Secretum secretorum - De Mirabilibus Mundi - Human condition - Mind
Background for Ars Magica sagas

On the Human Mind


At 11:37 AM 5/31/97 -0400, Jeremiah Genest wrote:

from the previous material, I think it reasonable to state that Mentem truly affects the intellectual principle. Which is why it will not affect animals, which lack said principle. However, the magical creatures of Mythic Europe, no matter what their form, if they possess a rational aspect, the rational intellect, will be affected by Mentem.

Yes, to a very great extent.

In medieval Jewish mythology, for example, the donkey that spoke to Balaam was created and then aside during the six days of creation, because an animal that could partake of language (Mentem) as would a human is intrinsically different from other beasts, which lack reason (Mentem.)

However, folklore to some extent contradicts this perspective. Wise people can understand and talk to animals, who often have very interesting things to say, Balaam's ass notwithstanding. Folklore can more easily contradict itself than philosophy, and in fewer words!

At 11:37 AM 5/31/97 -0400, Jeremiah Genest wrote:

I find it interesting that it is possible through magic to bestow a creature that lacks the rational intellect with it. This indicates that this is not part of the essential nature. I'm curious of what others think of this.

Hmm. Depending on the sort of medieval reality I want to implement, I'm not sure I like this.

So let's consider a few issues:

1) Can Mentem affect the intellectual principle?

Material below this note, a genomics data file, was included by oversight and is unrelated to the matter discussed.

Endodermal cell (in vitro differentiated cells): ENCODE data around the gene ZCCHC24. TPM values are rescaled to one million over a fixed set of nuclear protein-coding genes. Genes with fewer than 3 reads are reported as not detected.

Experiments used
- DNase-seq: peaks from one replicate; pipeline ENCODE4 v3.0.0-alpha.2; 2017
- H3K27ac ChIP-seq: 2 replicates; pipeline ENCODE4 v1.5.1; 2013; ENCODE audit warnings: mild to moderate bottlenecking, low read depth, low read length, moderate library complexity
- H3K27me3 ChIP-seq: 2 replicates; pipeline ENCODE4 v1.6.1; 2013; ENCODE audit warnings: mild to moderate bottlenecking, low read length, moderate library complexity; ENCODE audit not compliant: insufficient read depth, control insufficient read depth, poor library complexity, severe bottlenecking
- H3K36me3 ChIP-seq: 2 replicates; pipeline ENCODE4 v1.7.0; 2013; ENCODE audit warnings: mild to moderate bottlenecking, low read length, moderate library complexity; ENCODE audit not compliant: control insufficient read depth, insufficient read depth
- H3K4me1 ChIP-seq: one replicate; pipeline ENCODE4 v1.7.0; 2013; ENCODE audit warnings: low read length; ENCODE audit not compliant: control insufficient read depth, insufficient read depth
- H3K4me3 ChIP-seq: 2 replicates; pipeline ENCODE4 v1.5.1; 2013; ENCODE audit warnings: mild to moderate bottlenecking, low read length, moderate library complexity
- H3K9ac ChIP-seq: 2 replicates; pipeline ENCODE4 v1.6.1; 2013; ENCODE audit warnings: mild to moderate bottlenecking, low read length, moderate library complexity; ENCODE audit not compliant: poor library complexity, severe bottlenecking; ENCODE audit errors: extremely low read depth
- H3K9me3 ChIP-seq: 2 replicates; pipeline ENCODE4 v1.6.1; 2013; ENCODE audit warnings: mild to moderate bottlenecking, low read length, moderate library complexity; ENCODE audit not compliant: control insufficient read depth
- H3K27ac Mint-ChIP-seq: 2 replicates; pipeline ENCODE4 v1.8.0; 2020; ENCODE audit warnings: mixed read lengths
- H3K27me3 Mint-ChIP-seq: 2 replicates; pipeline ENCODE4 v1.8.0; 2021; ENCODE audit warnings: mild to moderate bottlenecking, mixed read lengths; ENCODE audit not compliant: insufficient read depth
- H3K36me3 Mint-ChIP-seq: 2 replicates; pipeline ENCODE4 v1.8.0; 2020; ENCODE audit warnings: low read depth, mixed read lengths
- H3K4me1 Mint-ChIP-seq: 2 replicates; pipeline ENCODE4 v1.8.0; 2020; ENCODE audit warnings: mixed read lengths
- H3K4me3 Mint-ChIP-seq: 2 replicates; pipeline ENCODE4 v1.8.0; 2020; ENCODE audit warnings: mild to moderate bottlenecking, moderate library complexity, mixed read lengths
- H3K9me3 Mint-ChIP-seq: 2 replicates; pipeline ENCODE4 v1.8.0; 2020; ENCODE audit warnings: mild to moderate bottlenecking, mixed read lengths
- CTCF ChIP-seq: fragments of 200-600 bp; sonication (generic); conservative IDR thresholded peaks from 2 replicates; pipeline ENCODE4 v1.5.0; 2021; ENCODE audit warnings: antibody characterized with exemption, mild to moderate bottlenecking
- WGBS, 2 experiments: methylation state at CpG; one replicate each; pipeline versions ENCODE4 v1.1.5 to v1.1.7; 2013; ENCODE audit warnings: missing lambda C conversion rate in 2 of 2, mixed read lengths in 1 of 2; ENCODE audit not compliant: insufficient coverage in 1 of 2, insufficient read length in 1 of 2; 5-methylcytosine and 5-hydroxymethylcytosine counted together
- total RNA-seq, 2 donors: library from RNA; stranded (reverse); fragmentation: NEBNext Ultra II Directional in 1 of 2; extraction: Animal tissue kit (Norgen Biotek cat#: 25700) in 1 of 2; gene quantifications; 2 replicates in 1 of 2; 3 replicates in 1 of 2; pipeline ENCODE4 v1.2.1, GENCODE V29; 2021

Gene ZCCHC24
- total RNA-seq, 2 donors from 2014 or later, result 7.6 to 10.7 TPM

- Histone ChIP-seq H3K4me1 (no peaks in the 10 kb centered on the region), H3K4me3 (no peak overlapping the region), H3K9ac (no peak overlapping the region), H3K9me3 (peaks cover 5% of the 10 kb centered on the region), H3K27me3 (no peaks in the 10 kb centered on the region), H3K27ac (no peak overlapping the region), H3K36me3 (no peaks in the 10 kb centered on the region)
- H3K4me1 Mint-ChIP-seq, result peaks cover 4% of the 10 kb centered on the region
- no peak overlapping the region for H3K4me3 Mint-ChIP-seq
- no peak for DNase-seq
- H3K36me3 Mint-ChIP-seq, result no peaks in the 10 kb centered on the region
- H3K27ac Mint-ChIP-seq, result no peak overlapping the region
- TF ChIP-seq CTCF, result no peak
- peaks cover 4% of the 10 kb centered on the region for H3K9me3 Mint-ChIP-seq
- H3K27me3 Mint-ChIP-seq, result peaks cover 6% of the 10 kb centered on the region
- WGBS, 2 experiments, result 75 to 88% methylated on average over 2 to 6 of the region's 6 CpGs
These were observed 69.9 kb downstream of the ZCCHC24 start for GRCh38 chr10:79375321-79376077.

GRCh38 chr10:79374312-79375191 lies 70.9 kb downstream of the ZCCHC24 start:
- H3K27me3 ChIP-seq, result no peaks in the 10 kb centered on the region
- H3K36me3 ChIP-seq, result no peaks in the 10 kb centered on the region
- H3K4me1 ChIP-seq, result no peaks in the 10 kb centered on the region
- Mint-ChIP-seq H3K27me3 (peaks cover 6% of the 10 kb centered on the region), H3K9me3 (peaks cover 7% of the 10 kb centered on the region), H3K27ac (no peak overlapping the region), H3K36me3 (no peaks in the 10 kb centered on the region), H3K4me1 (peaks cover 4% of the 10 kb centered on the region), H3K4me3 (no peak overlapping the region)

At first glance I'd have to answer affirmatively. Perdo Mentem can cause a person to stop thinking. A nice and quick example. But then, so can a powerful PeCo, or CrIg spell.

What is rational intellect? If we take Jeremiah's post, it is the ability to form abstractions from a set of particulars.

What is Mentem? Perhaps it includes rational intellect, but also pertains to other things. Emotions are not rational intellect, by this definition, except where they pertain to abstractions. Knowledge is also Mentem, but not necessarily rational intellect.

Can we then consider Mentem to exclude the intellectual principle, yet achieve a set of effects that feels appropriately Mentemlike?

Let's try. I'll set up a strawman, and see if he stands: Mentem cannot directly effect 'rational intellect.'

What about the Gift of Childlike Bliss? No problem: That removes knowledge and experience. The subject retains his rational intellect, but like a child, lacks the knowledge needed to use it effectively.

What about the ability to comprehend languages, which I hold to be Mentem, (and, judging by Jeremiah's quote of my opinion in his saga page, he seems to agree,) which is consistent with his post, since language is the ultimate abtraction of intellect, recognizing the correspondence between 'dog' and a dog? Hmm. This is a problem.

What about CrMe "Gift of Enhanced Reason" (or whatever the name is) that enhances a person's clarity of reason? Hmm. Another problem.

So I'll take down the strawman to favor something more reasonable: Mentem spells can effect rational intellect, but can neither create or destroy it utterly.

This seems better. Mentem spells cannot affect animals, because animals don't have any. They can augment intelligence, but cannot create it. They cannot absolutely extinguish 'rational thought', which means that True Love and other emotions that derive from a more godlike spiritual state of being cannot be obliterated, though PeMe can put all sorts of interesting obstacles in the way that might cause a person to lose the emotion on his own, and lesser emotions can be snuffed or created. So this works.